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Thursday, May 31, 2007

Calibrate Your Camera

To get complete predictability, consistency and control, it's important to calibrate your entire system. We used to do it with film, now we do it a little differently with digital gear.



Calibrate Your Camera As professional photographers, we've always tested our equipment to determine the specific characteristics of gear combinations so we'd know the precise capabilities of camera, lens and film in the conditions in which we most often shoot. Product shooters would load different emulsions and shoot tabletop scenes, fashion photographers would bring in models, etc. With film, this was an arduous process that required multiple exposures and different chemical recipes. Test images were shot through different-colored filters to figure out the color bias of a particular emulsion. Once tested, the photographer would purchase large quantities of film from a batch and refrigerate it until use, all in the quest for predictability, consistency and control.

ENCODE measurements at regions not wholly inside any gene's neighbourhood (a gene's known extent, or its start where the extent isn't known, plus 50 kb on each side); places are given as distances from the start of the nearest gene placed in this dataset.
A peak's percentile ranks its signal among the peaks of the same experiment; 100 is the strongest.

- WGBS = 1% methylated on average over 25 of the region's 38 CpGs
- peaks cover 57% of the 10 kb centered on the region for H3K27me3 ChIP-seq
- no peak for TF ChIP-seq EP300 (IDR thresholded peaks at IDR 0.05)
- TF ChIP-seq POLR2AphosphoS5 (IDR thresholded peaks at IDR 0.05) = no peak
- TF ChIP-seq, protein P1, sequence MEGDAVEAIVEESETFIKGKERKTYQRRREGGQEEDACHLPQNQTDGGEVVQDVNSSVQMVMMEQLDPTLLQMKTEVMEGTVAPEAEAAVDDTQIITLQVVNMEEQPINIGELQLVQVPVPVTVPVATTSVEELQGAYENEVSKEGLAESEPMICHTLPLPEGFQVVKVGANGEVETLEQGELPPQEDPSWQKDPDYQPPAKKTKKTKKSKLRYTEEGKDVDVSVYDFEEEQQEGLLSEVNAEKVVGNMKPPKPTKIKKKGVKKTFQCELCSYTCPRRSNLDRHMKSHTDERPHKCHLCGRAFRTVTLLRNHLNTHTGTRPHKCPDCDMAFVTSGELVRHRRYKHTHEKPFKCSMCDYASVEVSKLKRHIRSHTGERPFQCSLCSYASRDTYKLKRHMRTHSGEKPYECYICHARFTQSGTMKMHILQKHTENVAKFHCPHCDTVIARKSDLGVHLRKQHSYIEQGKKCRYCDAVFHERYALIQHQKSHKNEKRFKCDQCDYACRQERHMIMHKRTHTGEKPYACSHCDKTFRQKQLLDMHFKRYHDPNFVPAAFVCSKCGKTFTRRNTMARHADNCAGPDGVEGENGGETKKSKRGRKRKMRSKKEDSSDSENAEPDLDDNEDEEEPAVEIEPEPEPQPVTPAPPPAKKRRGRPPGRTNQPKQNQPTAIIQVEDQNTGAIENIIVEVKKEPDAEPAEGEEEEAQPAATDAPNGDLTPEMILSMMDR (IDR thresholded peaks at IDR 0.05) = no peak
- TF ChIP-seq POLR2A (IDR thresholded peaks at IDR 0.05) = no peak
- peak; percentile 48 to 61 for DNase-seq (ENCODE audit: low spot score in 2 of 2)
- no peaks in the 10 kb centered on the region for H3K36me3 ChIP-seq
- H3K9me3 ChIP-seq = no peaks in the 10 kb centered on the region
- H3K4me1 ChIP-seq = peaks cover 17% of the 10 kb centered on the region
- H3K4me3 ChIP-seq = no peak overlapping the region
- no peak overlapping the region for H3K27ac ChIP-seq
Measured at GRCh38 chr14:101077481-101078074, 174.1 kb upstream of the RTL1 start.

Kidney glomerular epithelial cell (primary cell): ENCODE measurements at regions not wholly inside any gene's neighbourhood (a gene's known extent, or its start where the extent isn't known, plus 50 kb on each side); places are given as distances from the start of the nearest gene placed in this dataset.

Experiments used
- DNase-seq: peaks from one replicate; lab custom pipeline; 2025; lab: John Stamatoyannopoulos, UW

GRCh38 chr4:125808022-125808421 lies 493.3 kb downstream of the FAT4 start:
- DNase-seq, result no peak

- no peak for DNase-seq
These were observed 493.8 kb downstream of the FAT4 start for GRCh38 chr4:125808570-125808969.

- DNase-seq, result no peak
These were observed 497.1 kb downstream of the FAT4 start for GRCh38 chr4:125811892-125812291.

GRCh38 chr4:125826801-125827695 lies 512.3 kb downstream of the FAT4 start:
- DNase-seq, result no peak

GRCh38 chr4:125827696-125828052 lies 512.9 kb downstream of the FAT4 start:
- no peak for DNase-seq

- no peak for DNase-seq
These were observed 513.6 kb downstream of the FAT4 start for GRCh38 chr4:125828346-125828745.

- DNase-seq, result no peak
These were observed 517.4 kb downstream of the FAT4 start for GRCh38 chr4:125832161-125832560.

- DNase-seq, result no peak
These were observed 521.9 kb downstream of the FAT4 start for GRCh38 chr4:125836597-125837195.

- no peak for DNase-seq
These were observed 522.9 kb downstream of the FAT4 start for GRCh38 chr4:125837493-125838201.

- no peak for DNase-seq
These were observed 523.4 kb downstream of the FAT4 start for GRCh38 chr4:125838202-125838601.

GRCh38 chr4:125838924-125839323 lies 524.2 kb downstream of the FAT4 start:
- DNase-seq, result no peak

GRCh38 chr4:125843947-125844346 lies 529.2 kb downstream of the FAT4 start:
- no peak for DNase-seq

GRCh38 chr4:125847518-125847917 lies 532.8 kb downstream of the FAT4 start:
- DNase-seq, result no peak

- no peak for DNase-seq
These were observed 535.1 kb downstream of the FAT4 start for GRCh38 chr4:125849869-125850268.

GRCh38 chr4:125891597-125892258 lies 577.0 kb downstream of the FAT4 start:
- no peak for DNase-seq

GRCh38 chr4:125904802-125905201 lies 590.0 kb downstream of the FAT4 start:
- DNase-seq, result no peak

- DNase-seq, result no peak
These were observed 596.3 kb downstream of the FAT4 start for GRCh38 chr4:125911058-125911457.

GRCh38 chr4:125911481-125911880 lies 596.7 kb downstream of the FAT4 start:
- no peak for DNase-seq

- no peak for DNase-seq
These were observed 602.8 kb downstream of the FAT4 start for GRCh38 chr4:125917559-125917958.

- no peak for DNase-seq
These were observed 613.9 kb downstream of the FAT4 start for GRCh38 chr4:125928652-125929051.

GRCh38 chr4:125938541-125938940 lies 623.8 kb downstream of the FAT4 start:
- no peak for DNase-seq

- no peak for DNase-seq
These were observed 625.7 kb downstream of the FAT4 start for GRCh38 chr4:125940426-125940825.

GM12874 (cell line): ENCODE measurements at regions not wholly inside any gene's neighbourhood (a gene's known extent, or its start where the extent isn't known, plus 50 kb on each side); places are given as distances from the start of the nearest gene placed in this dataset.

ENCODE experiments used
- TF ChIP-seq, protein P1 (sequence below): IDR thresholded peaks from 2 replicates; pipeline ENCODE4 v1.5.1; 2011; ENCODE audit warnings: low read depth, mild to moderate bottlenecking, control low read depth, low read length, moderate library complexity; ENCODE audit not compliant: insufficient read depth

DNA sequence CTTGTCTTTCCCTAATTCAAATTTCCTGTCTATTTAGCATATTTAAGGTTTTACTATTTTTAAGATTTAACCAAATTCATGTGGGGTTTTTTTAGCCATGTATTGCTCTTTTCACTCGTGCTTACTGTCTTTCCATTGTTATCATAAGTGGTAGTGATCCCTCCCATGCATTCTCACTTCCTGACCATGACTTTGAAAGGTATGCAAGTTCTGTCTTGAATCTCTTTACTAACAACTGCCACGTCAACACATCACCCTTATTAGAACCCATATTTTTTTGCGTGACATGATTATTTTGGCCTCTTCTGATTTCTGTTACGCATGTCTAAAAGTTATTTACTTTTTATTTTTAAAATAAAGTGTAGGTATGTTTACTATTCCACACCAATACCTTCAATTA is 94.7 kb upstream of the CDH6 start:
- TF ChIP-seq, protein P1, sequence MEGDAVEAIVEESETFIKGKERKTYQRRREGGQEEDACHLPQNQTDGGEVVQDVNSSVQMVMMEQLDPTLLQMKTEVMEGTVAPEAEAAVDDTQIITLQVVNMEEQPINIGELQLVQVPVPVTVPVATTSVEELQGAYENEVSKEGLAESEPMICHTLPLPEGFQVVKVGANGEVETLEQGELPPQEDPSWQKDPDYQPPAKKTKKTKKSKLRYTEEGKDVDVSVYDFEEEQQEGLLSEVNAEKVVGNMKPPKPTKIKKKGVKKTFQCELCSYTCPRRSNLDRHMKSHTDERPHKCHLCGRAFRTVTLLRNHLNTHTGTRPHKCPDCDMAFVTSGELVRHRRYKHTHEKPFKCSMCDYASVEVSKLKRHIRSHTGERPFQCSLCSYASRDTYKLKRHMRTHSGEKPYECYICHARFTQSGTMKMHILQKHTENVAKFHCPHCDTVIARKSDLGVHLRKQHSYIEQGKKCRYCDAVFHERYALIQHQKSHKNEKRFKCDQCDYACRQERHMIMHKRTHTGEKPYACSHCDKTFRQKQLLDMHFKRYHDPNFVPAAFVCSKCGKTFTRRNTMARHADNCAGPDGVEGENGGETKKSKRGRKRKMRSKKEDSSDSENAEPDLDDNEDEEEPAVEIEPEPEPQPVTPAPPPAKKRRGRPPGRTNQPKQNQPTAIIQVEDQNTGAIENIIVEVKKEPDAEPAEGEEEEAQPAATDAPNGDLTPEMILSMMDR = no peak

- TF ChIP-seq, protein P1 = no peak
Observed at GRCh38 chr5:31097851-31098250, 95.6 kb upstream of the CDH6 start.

With digital capture, the testing process has become easier, but image-system calibration is still essential.

The first step in designing any digital-capture workflow is testing the photographic hardware/software system. You must test every component of your system before an assignment to avoid any surprises on the shoot. It's important to realize that any capture system relies on several components: lighting, camera, lens and software processing. If any of these individual components changes significantly, you have to retest to calibrate the system. You can only calibrate a system, not an individual component—the camera isn't separate from the system in which it's used. Calibration becomes especially essential in a RAW file workflow.



 

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